Microsoft will be releasing a critical security update tomorrow (via Windows Update) to patch what is being referred to as the “Windows animated cursor” vulnerability. It almost sounds hard to believe that an exploit can occur from something as simple as a mouse cursor, but as CNet points out it is definitely possible:
There’s a new Microsoft Windows vulnerability caused by an unspecified error in the way Windows 2000, XP, and Vista handles animated cursors. Animated cursors allow a mouse pointer to appear animated on a Web site. The feature is often designated by the .ani suffix, but attacks for this vulnerability are not constrained by this file type so simply blocking .ani files won’t necessarily protect a PC. Successful exploitation can result in memory corruption when processing cursors, animated cursors, and icons.
Most of you probably won’t have to worry though, because a large percentage of our visitors are using either Opera or Firefox as their browser. This vulnerability only applies to Internet Explorer 6 or 7 on Windows 2000, XP, 2003, and Vista. However, if you’re using IE 7 on Vista and you have the User Account Control (UAC) enabled then you are also fine. When you have UAC enabled it will force IE 7 to run in “protected mode” which is helpful at preventing unwanted attacks such as this one.
Microsoft learned about the vulnerability back in December 2006, but the attacks didn’t start appearing until the middle of last week. The severity of this is what prompted Microsoft to push out the patch even sooner:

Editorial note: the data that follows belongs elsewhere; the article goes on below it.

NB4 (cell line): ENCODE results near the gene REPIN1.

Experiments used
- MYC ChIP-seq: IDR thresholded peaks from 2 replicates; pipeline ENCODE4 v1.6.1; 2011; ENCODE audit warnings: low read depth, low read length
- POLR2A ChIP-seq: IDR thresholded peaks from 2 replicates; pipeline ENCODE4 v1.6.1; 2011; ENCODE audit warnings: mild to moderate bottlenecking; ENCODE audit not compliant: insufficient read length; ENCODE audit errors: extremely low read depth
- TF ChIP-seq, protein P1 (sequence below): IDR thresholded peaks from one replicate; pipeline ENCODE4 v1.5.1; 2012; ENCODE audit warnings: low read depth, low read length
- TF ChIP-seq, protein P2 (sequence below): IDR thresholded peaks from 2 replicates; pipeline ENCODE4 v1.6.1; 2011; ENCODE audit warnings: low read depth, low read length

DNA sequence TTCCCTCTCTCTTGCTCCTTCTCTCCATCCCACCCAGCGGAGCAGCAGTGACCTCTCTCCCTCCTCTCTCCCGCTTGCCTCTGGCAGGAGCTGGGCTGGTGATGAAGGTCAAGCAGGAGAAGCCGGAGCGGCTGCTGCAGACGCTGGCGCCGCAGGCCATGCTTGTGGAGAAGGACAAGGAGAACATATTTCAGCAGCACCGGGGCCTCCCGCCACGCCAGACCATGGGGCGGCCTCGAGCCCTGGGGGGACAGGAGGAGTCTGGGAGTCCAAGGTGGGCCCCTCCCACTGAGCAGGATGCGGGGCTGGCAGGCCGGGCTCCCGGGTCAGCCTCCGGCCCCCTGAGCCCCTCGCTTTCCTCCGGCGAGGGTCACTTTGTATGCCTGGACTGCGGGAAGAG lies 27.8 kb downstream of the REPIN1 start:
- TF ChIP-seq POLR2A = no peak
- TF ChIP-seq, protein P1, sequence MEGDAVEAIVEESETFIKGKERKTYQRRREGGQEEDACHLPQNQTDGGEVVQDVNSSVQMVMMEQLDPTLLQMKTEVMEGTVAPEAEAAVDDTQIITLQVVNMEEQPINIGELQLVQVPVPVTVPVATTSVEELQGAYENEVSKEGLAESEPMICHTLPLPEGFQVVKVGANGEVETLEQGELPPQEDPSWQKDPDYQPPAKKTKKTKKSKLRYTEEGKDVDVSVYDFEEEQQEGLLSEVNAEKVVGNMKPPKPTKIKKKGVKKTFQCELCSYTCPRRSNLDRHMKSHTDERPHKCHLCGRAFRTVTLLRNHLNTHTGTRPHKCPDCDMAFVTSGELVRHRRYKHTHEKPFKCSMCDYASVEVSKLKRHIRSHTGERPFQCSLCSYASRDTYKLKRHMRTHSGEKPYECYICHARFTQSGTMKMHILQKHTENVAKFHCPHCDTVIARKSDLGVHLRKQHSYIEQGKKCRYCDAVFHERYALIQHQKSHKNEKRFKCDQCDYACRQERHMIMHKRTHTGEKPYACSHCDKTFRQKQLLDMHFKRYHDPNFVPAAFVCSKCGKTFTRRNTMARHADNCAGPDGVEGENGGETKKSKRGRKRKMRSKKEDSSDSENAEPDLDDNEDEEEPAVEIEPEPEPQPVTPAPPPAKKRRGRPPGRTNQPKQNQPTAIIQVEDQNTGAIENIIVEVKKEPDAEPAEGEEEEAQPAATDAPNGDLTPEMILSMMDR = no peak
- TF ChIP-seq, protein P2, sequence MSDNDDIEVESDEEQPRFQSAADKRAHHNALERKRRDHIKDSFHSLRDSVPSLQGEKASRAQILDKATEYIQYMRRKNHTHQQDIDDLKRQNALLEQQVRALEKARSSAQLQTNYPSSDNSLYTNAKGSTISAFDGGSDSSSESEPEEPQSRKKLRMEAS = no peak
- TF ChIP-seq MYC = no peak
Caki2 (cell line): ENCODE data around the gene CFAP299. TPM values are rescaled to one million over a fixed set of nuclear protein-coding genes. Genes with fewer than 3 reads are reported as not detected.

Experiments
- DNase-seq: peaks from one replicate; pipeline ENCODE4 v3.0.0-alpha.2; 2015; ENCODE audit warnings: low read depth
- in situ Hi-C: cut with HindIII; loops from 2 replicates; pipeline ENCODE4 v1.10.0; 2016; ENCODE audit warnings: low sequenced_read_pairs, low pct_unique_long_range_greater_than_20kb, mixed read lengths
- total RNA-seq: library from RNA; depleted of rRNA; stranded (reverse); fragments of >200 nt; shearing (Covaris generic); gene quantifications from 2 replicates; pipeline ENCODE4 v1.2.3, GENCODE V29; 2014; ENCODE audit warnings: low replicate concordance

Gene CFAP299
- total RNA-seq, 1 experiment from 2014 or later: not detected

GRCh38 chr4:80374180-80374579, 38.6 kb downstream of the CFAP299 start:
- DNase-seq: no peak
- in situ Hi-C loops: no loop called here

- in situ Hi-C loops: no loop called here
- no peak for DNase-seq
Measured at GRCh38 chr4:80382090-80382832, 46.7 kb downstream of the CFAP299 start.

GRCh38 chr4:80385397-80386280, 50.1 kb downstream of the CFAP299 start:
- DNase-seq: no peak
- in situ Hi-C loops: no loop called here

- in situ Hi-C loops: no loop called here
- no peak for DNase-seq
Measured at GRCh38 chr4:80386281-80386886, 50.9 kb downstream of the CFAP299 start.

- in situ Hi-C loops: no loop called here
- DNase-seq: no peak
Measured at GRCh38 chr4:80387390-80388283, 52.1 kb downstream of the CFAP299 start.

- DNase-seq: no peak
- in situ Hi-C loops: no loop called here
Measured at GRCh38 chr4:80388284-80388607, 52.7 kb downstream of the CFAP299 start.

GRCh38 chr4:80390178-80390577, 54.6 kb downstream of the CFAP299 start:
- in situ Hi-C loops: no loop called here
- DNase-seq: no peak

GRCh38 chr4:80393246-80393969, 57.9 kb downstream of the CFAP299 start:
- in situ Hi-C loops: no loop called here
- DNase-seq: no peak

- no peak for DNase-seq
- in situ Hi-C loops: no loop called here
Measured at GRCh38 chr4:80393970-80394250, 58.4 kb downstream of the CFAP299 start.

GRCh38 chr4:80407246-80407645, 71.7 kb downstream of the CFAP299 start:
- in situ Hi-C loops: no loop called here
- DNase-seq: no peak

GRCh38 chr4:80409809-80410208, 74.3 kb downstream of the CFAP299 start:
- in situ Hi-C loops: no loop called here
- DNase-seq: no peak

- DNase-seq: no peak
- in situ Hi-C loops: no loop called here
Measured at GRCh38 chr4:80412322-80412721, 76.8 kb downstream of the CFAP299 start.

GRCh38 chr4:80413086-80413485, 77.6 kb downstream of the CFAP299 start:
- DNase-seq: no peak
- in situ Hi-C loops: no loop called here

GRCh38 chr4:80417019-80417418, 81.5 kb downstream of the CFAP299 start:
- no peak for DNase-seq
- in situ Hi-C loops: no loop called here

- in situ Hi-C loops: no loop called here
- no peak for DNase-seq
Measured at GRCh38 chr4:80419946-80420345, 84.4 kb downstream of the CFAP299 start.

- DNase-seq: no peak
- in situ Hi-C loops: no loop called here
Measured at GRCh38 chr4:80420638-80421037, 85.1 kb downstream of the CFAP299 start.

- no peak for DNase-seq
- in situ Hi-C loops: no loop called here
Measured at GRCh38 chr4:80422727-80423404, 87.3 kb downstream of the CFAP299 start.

This update was previously scheduled for release as part of the April monthly release on April 10, 2007. Due to the increased risk to customers from these latest attacks, we were able to expedite our testing to ensure an update is ready for broad distribution sooner than April 10.
While it is unfortunate that this vulnerability even exists, I guess it does demonstrate two things:
- Internet Explorer should not be used by casual computer users because they are the ones who are most likely to get taken advantage of.
- The User Account Control in Vista may actually be more beneficial than I thought. I used to keep it disabled, but as of about two-weeks ago I re-enabled it and I’m actually surprised that it hasn’t annoyed me. I’m confident that I can recognize a suspicious website or file when I see one, but the attacks are getting so advanced these days that I don’t want to take any chances.
Image Source: University of Texas